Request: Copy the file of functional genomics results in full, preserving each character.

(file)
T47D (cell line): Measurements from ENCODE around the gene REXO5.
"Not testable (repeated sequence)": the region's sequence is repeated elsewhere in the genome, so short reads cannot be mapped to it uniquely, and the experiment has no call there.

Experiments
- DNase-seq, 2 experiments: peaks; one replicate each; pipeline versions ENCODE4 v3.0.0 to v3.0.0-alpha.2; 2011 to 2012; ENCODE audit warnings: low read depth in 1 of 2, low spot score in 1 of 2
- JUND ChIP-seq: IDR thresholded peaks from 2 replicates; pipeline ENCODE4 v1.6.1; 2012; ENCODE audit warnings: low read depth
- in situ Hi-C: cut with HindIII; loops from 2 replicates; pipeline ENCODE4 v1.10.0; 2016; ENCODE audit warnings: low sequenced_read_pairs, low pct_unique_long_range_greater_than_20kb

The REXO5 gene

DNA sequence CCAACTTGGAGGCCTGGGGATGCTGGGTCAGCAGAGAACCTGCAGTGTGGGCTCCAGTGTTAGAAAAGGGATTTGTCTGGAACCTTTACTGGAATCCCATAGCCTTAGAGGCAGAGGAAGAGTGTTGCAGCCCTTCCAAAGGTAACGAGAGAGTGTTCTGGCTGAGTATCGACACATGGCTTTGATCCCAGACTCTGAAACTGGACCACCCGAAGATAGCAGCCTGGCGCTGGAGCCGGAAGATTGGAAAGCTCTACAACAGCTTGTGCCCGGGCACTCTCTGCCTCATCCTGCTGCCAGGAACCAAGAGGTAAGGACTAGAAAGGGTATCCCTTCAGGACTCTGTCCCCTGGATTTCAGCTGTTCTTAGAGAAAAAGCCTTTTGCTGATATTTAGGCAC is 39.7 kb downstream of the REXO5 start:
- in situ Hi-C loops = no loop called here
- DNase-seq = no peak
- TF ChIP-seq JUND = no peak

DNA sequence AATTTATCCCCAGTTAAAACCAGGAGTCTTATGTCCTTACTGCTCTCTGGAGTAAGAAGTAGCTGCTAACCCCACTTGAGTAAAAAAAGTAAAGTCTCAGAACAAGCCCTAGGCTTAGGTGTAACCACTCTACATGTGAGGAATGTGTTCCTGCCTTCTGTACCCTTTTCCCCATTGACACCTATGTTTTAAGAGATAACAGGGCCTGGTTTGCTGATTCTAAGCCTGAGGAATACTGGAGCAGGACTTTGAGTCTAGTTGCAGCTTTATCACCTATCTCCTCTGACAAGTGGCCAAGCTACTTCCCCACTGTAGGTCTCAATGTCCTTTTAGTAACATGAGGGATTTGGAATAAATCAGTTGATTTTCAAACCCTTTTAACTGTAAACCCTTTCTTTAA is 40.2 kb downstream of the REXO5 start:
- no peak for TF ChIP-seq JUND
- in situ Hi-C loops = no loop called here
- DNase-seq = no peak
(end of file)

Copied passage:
T47D (cell line): Measurements from ENCODE around the gene REXO5.
"Not testable (repeated sequence)": the region's sequence is repeated elsewhere in the genome, so short reads cannot be mapped to it uniquely, and the experiment has no call there.

Experiments
- DNase-seq, 2 experiments: peaks; one replicate each; pipeline versions ENCODE4 v3.0.0 to v3.0.0-alpha.2; 2011 to 2012; ENCODE audit warnings: low read depth in 1 of 2, low spot score in 1 of 2
- JUND ChIP-seq: IDR thresholded peaks from 2 replicates; pipeline ENCODE4 v1.6.1; 2012; ENCODE audit warnings: low read depth
- in situ Hi-C: cut with HindIII; loops from 2 replicates; pipeline ENCODE4 v1.10.0; 2016; ENCODE audit warnings: low sequenced_read_pairs, low pct_unique_long_range_greater_than_20kb

The REXO5 gene

DNA sequence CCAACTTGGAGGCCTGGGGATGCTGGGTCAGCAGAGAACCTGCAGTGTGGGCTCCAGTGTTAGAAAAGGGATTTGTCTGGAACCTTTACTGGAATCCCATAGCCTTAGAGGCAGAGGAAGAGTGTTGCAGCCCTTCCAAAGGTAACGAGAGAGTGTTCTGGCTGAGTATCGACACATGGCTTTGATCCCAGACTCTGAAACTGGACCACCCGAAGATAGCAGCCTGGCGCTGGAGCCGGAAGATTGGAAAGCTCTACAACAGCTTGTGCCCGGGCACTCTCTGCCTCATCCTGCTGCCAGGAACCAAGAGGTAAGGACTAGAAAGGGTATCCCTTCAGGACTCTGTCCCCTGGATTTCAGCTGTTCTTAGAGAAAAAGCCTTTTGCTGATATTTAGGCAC is 39.7 kb downstream of the REXO5 start:
- in situ Hi-C loops = no loop called here
- DNase-seq = no peak
- TF ChIP-seq JUND = no peak

DNA sequence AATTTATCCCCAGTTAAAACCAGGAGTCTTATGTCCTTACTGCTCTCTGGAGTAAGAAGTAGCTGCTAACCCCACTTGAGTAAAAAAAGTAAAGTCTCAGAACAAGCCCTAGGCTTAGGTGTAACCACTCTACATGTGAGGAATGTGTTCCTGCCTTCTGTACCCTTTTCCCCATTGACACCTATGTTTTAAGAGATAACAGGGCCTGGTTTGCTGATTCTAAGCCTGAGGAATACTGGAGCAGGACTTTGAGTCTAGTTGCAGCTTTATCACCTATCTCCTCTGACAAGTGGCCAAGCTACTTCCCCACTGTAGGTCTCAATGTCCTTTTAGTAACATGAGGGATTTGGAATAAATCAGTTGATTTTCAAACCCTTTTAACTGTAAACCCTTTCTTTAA is 40.2 kb downstream of the REXO5 start:
- no peak for TF ChIP-seq JUND
- in situ Hi-C loops = no loop called here
- DNase-seq = no peak